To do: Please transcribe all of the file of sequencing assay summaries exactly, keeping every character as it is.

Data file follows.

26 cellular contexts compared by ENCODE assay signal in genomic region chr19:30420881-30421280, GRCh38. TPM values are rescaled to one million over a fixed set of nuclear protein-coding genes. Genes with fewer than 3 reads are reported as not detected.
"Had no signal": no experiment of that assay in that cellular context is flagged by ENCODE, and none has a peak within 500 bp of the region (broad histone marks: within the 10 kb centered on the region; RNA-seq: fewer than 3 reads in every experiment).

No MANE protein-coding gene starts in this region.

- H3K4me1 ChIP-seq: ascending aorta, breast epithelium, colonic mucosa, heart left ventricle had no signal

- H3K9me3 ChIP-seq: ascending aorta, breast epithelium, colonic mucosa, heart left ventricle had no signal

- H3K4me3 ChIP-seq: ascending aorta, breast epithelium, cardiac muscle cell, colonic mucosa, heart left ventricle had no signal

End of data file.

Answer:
26 cellular contexts compared by ENCODE assay signal in genomic region chr19:30420881-30421280, GRCh38. TPM values are rescaled to one million over a fixed set of nuclear protein-coding genes. Genes with fewer than 3 reads are reported as not detected.
"Had no signal": no experiment of that assay in that cellular context is flagged by ENCODE, and none has a peak within 500 bp of the region (broad histone marks: within the 10 kb centered on the region; RNA-seq: fewer than 3 reads in every experiment).

No MANE protein-coding gene starts in this region.

- H3K4me1 ChIP-seq: ascending aorta, breast epithelium, colonic mucosa, heart left ventricle had no signal

- H3K9me3 ChIP-seq: ascending aorta, breast epithelium, colonic mucosa, heart left ventricle had no signal

- H3K4me3 ChIP-seq: ascending aorta, breast epithelium, cardiac muscle cell, colonic mucosa, heart left ventricle had no signal